An architecture for highly secured circuits is composed of hundreds of closely spaced small chips that address size and performance demands of modern microelectronics.
Image of a 16-chip integrated circuit assembly

A novel, heterogeneous chip tiling enables the development of highly secured, extremely large-area integrated circuits (ELAICs) with hundreds of closely spaced small chips (called chiplets) fabricated via a lithographic process (5-, 7-, or 10-nanometer). These ELAICs address the increasing size and performance demands made on microelectronics used in mobile devices, complex sensing systems, high-performance computing, and the automotive, healthcare, and aerospace industries.

Much of the world is experiencing a digital transformation—a fundamental shift to digital technologies for managing work and business processes. The demands on the computing and connectivity enabling applications for this transformation are driving the microelectronics industry toward cost-driven, multifunctional, miniaturized technology with increased performance and decreased power consumption. 

The basic concept of Lincoln Laboratory's ELAIC approach is to assemble small specialized chips, called chiplets, into a single-chip-like monolithic integrated circuit. The ELAIC interconnected structure extends packaging performance beyond the limits imposed by traditional wafer-level packaging. Multiple heterogeneous chiplets are interconnected within layers that redistribute (reroute) the electrical inputs and outputs to enable high-bandwidth, low-latency chiplet-to-chiplet communication. This architecture relies on fine lines and spaces to achieve high-density circuits. The ELAIC structure of very thin layers not only allows circuit density but also improves package stability and reliability by minimizing thermal variations caused by the flip-chip-integrated chiplets.

Images show 3 large-area integrated circuits composed respectively of 4, 16, and 39 chips.

This figure illustrates the ELAIC concept in which known reliable chips (fabricated from both the same or different processes) are combined to make a device that performs like a single chip. The ELAIC fabrication process can be scaled for various-sized chip assemblies. The image shows assemblies ranging from 4 to 16 to 39 chips. The process has the potential to scale to much larger monolithic chip-like assemblies.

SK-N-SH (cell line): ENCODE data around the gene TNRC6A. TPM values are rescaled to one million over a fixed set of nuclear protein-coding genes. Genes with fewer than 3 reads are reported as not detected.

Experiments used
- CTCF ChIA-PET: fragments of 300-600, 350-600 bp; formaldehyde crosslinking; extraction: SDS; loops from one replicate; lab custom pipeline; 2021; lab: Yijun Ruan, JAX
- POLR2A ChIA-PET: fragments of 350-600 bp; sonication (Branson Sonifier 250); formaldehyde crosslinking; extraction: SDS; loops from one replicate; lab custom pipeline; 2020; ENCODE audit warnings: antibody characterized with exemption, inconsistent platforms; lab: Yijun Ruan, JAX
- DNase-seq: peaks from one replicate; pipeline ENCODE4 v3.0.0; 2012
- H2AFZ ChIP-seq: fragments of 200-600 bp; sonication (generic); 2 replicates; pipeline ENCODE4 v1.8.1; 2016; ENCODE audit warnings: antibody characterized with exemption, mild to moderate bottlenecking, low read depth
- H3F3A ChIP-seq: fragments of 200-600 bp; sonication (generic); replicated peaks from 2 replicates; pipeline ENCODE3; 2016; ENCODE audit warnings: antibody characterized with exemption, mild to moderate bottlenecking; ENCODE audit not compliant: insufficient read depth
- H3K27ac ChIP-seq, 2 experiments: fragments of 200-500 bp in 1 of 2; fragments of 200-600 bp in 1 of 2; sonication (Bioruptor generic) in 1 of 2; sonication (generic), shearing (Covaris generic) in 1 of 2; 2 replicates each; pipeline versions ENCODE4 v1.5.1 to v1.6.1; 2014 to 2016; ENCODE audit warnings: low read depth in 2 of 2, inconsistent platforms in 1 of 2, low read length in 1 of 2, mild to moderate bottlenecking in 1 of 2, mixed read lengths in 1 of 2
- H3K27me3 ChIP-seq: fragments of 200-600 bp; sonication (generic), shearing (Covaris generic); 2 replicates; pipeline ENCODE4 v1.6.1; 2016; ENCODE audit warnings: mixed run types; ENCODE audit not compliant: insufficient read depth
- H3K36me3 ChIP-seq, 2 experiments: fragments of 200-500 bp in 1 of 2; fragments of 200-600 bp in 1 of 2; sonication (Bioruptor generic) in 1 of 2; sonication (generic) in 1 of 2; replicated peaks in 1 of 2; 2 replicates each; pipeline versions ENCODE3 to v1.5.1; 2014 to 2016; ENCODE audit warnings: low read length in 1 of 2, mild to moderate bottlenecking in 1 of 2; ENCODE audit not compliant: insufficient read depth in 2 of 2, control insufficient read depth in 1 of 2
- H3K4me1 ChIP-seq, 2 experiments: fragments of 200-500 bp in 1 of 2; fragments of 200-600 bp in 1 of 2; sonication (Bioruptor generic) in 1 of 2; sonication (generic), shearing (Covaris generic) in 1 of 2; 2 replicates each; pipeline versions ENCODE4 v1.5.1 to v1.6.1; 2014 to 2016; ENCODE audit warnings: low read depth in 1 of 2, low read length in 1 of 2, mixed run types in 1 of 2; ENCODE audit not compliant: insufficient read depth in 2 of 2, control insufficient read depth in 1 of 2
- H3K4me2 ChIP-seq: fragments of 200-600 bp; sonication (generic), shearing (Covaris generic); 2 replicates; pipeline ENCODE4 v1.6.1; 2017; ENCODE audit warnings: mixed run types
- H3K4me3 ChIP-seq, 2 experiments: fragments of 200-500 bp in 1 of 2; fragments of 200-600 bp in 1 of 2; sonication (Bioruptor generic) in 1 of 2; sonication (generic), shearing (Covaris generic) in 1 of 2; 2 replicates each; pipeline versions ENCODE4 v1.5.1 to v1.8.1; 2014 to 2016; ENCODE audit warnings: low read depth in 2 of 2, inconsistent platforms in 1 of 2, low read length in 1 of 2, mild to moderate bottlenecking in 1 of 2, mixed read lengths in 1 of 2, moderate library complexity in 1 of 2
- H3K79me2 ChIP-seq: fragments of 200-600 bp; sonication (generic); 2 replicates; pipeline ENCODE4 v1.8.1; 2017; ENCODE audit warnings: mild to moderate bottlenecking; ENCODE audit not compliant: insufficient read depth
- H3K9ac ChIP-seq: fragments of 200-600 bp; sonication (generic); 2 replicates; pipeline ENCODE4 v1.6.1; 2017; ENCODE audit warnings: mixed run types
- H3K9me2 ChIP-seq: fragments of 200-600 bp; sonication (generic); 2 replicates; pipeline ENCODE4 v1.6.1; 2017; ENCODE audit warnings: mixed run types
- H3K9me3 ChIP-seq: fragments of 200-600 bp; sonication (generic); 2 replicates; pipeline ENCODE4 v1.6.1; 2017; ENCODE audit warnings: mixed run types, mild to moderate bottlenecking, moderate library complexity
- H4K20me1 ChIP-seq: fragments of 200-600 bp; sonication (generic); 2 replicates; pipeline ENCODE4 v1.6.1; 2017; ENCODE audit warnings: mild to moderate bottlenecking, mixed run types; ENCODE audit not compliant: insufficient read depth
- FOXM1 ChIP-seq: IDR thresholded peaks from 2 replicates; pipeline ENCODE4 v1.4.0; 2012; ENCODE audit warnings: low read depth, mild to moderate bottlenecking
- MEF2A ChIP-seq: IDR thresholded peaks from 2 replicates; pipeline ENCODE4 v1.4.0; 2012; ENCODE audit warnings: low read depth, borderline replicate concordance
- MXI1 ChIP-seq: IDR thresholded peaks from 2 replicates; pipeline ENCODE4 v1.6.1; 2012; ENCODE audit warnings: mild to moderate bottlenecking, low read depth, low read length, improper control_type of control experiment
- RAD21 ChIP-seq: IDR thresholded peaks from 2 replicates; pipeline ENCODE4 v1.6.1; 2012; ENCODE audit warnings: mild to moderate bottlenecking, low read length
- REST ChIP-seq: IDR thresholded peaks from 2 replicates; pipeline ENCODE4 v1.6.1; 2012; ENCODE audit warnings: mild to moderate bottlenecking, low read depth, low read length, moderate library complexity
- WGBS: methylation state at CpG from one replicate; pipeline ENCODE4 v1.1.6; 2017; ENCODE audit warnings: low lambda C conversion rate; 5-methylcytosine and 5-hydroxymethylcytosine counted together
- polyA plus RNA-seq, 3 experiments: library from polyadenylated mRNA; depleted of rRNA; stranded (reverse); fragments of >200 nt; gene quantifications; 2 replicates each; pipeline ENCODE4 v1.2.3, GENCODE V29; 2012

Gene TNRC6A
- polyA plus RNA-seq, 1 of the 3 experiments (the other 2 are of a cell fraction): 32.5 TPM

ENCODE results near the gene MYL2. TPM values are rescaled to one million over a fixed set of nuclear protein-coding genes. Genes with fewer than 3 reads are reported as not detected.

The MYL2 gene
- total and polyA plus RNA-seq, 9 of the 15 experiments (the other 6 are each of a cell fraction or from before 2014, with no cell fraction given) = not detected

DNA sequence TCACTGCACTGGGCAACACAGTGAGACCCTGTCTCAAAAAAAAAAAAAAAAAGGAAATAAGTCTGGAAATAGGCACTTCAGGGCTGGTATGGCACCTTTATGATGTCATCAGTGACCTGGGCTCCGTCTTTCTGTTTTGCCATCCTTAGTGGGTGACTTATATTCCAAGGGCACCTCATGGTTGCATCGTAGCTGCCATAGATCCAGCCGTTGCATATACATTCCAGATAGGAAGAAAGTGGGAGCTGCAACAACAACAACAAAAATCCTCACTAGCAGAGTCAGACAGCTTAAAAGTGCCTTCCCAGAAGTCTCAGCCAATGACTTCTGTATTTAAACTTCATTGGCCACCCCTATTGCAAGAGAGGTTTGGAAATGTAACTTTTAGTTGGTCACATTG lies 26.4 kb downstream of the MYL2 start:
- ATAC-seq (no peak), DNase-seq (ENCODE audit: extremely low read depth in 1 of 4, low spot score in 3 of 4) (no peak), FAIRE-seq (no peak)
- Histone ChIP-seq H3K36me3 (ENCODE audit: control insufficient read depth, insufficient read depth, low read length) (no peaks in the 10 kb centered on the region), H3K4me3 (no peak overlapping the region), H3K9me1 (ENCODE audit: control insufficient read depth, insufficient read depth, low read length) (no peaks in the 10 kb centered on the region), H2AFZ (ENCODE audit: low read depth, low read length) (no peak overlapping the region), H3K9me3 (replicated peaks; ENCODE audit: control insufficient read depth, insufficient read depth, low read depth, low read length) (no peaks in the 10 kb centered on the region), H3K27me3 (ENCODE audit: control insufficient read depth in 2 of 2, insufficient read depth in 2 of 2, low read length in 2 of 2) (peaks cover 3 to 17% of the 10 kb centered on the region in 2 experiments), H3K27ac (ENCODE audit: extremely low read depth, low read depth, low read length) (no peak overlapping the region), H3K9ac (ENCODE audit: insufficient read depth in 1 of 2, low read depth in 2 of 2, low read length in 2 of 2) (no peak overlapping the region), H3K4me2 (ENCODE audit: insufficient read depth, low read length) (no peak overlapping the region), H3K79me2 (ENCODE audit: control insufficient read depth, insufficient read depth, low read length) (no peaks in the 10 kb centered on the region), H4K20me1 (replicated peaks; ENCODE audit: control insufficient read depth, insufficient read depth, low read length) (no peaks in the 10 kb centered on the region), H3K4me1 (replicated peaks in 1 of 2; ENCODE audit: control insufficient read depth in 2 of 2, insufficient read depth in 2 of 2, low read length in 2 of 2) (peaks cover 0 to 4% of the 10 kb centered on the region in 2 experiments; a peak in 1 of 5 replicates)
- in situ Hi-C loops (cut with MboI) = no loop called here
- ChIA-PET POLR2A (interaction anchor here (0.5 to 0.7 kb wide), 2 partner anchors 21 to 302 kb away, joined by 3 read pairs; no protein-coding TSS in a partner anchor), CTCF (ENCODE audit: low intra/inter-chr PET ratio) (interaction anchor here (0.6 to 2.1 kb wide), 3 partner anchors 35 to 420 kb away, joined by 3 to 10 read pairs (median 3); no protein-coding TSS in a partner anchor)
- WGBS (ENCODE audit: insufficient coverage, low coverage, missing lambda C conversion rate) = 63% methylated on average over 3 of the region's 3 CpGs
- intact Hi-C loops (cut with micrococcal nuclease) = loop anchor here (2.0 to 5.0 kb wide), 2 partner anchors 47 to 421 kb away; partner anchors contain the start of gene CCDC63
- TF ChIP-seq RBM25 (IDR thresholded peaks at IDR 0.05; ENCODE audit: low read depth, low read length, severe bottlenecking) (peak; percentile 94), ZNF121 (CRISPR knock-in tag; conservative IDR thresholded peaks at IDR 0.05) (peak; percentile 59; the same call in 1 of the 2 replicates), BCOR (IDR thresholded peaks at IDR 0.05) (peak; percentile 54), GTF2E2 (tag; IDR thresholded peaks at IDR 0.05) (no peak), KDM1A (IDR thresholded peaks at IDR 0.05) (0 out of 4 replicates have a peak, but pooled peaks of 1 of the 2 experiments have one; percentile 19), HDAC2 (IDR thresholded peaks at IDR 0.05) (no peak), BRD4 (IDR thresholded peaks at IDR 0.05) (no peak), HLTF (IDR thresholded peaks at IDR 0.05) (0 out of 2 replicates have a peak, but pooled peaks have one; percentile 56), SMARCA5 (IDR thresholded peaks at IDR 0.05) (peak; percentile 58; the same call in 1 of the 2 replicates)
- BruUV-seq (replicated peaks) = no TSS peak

For modern applications that rely heavily on artificial intelligence, machine learning, and embedded computing, power consumption comes from moving data between chips in a system rather than from actual computing. The ELAIC approach reduces data movement constraints by integrating multiple chiplets with minimum chip-to-chip spacing (e.g., 5- to 20-micrometer separation between chips).

By integrating multiple chiplets into one large-area chip (2D array), the ELAIC approach can help solve two challenges to the microelectronics industry: expanding the yield of chip manufacture and reducing both cost and time to develop systems. 


  • The ELAIC approach allows trusted and commercial foundry chips to be combined to create highly secured systems in which the commercial chips provide circuit density and performance, and the trusted foundry chips add system security
  • The assembly of an ELAIC from multiple known chips—i.e., proven reliable and/or fabricated by trusted foundries—reduces R&D costs in developing new heterogeneous systems
  • The ELAIC structure with 5- to 20-micrometer (µm) chip-to-chip spacing creates short (50 to 500 µm) communication links for a high-efficiency power-delivery network
  • An ELAIC chip has a silicon content of about 99%, allowing highly stable and inexpensive fabrication of a multi-die system-on-chip with chip-like wiring density

Potential Use Cases

  • High-performance computing and artificial intelligence
  • Mobile devices
  • Sensors

Additional Resources

R. Das et al., "Extremely Large Area (88 mm × 88 mm) Superconducting Integrated Circuit (ELASIC)," Science Reports, 13, article #11796, 2023..